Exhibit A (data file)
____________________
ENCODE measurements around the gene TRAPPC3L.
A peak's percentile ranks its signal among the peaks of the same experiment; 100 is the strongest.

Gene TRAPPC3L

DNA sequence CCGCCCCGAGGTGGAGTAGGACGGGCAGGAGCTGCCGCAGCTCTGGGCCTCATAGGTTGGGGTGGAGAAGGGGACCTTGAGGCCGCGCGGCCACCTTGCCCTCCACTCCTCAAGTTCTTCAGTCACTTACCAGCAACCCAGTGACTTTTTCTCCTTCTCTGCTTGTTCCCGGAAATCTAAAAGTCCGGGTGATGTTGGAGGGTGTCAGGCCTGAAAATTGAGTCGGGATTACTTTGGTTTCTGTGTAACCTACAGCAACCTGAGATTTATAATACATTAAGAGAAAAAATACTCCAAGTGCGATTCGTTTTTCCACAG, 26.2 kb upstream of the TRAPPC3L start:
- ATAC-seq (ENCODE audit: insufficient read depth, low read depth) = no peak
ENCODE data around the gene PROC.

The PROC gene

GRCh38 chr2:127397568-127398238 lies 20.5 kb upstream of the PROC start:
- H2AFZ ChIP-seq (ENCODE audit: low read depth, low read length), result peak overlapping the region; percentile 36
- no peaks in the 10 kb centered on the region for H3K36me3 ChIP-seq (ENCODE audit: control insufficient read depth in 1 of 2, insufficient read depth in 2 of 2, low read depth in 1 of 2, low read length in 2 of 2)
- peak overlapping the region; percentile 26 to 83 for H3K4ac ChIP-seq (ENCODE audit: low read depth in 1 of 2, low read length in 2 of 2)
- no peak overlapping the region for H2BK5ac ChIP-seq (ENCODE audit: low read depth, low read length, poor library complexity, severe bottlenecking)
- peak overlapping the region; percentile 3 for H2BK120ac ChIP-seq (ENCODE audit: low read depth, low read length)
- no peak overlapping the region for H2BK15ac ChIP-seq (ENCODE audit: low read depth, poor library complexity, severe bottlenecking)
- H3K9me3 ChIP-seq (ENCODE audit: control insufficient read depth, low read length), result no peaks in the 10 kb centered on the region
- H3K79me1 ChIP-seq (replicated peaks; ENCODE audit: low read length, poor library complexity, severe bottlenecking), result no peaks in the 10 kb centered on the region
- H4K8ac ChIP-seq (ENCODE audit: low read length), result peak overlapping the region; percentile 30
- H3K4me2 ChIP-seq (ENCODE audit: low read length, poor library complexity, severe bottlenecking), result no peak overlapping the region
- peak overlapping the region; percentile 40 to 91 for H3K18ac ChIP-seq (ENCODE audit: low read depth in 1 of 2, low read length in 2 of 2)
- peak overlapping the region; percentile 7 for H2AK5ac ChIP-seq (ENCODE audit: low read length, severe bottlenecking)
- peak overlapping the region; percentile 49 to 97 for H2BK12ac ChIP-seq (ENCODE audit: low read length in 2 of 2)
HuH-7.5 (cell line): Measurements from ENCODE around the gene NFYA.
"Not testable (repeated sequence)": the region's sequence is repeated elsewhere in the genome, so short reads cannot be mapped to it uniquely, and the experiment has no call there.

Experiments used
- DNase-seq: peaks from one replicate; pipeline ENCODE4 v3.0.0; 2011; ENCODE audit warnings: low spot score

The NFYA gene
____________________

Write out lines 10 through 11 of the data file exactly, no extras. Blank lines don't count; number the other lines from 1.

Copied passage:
- no peaks in the 10 kb centered on the region for H3K36me3 ChIP-seq (ENCODE audit: control insufficient read depth in 1 of 2, insufficient read depth in 2 of 2, low read depth in 1 of 2, low read length in 2 of 2)
- peak overlapping the region; percentile 26 to 83 for H3K4ac ChIP-seq (ENCODE audit: low read depth in 1 of 2, low read length in 2 of 2)